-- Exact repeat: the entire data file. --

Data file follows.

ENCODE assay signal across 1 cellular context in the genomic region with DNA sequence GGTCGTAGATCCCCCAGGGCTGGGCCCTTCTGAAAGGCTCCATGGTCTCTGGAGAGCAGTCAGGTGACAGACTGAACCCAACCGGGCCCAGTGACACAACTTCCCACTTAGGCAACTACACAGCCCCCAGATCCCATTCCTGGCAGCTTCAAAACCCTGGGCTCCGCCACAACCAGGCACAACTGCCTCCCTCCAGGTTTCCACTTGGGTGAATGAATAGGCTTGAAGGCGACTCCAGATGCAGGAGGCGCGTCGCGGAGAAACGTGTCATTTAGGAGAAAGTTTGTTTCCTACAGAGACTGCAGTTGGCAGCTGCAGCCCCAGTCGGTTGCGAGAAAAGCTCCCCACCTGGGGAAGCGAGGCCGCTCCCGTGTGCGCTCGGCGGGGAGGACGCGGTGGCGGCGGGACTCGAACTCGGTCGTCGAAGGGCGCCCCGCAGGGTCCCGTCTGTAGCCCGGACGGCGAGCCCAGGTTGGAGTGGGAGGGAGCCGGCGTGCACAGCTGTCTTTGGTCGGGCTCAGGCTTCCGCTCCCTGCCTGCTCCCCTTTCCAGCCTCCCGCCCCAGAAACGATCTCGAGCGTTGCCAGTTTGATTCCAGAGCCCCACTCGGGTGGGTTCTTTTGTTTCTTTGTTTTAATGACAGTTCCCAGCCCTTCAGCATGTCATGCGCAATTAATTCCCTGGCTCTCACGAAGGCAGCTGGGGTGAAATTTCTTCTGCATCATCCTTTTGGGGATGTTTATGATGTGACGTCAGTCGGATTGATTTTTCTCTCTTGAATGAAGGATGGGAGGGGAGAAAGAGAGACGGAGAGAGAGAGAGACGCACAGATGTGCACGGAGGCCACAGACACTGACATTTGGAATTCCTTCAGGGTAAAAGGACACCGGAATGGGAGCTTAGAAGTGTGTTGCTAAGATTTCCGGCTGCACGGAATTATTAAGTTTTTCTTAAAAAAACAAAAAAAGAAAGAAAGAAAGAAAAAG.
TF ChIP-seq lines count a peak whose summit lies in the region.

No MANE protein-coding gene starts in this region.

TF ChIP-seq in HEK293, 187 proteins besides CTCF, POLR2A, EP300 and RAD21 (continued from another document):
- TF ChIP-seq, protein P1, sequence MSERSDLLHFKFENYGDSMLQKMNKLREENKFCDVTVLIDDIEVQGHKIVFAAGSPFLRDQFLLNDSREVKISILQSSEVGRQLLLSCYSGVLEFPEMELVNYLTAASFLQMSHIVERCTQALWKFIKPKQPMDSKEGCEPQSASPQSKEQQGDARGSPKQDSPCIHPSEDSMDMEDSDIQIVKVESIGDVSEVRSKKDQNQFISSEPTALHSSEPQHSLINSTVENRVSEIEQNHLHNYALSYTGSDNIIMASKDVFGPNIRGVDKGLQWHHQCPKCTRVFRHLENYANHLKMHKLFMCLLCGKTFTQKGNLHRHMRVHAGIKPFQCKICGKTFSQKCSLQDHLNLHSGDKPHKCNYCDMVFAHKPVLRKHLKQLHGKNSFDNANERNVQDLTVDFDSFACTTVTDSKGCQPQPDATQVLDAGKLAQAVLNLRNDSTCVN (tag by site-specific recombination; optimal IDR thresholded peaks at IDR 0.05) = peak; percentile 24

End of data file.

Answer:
ENCODE assay signal across 1 cellular context in the genomic region with DNA sequence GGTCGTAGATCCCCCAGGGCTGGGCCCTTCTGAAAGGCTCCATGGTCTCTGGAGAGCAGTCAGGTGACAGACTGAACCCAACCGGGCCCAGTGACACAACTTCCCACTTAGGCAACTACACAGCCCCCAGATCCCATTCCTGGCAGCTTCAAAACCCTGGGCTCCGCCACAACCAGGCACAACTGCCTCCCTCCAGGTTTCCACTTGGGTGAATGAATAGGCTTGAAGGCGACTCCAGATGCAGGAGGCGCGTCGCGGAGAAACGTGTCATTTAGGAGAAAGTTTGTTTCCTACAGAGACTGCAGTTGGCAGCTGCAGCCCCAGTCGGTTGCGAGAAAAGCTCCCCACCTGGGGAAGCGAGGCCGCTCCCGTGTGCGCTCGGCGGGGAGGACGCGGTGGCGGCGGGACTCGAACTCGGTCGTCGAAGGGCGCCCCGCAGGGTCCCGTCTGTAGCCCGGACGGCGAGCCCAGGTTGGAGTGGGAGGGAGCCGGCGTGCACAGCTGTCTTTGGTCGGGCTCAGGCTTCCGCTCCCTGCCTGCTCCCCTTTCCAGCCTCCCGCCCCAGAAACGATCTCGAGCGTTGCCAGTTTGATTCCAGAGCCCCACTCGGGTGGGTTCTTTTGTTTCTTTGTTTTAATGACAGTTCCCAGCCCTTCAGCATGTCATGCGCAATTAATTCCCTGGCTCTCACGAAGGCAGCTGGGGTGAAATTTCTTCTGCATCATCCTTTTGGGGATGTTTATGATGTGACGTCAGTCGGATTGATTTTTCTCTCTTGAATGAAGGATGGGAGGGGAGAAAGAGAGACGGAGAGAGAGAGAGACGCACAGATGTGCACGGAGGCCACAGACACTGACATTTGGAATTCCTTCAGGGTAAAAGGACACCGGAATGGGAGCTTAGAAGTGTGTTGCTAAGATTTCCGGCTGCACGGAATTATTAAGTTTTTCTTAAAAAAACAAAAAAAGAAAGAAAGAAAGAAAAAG.
TF ChIP-seq lines count a peak whose summit lies in the region.

No MANE protein-coding gene starts in this region.

TF ChIP-seq in HEK293, 187 proteins besides CTCF, POLR2A, EP300 and RAD21 (continued from another document):
- TF ChIP-seq, protein P1, sequence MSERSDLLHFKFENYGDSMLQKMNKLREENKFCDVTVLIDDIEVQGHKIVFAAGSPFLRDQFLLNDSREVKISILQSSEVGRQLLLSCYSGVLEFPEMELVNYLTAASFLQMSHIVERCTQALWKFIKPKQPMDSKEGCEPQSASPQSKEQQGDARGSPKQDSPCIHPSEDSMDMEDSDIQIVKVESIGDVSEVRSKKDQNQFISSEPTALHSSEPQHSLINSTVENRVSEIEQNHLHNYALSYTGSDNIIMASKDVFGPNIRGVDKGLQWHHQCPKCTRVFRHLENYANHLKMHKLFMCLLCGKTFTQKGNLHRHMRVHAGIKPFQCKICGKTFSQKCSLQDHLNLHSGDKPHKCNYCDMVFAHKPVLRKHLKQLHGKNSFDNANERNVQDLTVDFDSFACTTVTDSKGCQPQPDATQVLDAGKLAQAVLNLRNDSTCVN (tag by site-specific recombination; optimal IDR thresholded peaks at IDR 0.05) = peak; percentile 24